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Good career prospects in the health sector

Tagged In:  Health

A recent survey ranks several healthcare jobs in the top 10 career choices for graduate employability.

We often hear in the media about the challenges and negative issues relating to working in the health sector. But what about the positives? How does healthcare compare with other professions in terms of factors such as employability and job satisfaction?

A range of healthcare disciplines feature highly in the top 10 subjects for graduate employability published recently by The Complete University Guide. While a few of the 'usual suspects' are there (namely land and property management, engineering and veterinary medicine), the list mainly comprises subjects which lead to jobs in primary healthcare, allied healthcare or other fields related to health. In eighth place is pharmacology and pharmacy with an employability score of 78%. The number six spot is taken by physiotherapy, scoring 89%. At five is medical technology with 90%. As for medicine and nursing jobs, they come in at numbers two and three respectively, just beaten to the top spot by dentistry. All three have similar scores of 93% for graduates employed in professional jobs.

For those planning to prepare for careers which have traditionally been seen as 'safe bets', it may be time to think again. The figures for healthcare compare highly favourably with many other subjects, such as accounting and finance (44% in a professional job after graduating), computer science (63%) and law (33%).

With an ageing population and more people living with long-term conditions, the demand for health workers is set to increase dramatically, not just in the UK but worldwide. It's estimated that by 2050 more than a fifth of the world's population will be over 60. That's two billion people, with a fifth of those (some 390 million) expected to be over 80. The Bureau of Labor Statistics' 10-year projections for 2014-2024 forecast that the health and social care industry will produce one in three of the net new jobs in the USA.

What's more, as was discussed in one of our previous blog posts, the UK's biggest employer, the NHS, is facing the challenge of an ageing workforce with 12.5% of nurses aged 55 or over and 31% of midwives in England aged 50 or over. The Royal College of Nursing (RCN) has predicted a 28% drop in the number of nurses by 2022.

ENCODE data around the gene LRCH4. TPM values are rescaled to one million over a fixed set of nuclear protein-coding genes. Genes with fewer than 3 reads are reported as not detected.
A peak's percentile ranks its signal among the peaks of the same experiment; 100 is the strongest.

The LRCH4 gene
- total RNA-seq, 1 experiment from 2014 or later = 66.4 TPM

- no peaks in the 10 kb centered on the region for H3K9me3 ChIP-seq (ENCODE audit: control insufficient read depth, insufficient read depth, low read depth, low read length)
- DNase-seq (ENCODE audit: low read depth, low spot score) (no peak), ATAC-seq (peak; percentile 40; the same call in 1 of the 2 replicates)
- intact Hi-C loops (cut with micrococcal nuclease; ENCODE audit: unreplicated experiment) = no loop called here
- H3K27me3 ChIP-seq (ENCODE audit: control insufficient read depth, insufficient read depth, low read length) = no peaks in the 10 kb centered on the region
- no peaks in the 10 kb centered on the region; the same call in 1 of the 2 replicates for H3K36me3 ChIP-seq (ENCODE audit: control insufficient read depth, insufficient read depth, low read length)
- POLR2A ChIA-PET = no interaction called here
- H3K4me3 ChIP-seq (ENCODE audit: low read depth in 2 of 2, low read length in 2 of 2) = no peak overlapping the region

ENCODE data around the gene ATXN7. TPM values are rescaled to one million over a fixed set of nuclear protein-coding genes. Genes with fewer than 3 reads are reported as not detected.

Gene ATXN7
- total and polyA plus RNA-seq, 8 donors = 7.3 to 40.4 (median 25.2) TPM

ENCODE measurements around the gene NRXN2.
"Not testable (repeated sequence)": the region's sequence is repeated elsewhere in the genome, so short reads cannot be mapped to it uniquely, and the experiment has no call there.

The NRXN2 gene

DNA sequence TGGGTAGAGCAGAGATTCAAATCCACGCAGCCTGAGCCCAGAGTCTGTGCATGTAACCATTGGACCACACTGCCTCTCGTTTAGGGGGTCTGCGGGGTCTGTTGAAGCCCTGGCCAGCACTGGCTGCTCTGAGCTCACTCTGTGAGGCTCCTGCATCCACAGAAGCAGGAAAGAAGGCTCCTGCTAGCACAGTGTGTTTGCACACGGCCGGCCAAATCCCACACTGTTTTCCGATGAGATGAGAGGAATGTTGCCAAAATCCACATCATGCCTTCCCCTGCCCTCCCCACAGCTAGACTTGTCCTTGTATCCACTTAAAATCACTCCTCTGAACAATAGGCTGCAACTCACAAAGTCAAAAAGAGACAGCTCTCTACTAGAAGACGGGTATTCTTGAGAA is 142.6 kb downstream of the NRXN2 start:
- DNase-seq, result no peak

Even more demand

As the NHS implements its five-year plan and moves towards seven-day working, the demand for skilled healthcare staff is likely to grow even more, particularly in allied health jobs such as biomedical science, pharmacy, physiotherapy, occupational therapy and psychology.

Finding areas of opportunity for health service jobs just takes one glance at the current UK National Shortage Occupation List, used to score migrants for UK working visas. It's not just nurses that are in short supply. We also need emergency medicine doctors, clinical radiologists, old age psychiatrists, diagnostic radiographers, nuclear medicine practitioners, radiotherapy physics practitioners, radiotherapy physics scientists, sonographers and nuclear medicine scientists.

But what about once you're employed? Job satisfaction is as important to many people as pay and conditions. So how does working in healthcare fare in this respect? Despite the many challenges faced by health workers, surprisingly well is the answer. A 2013 survey of 1,040 primary healthcare staff by Campden Health (since renamed as Cogora) found that there was a 'significant degree of job satisfaction'. 58% of respondents said that they looked forward to going to work and 65% said they enjoyed being at work.

With most universities now charging fees of £9,000 per year and student loan debt soaring, those considering further education are thinking more and more about life after graduation. In terms of employability and enjoyability, a vocational healthcare degree could be just what the doctor ordered.

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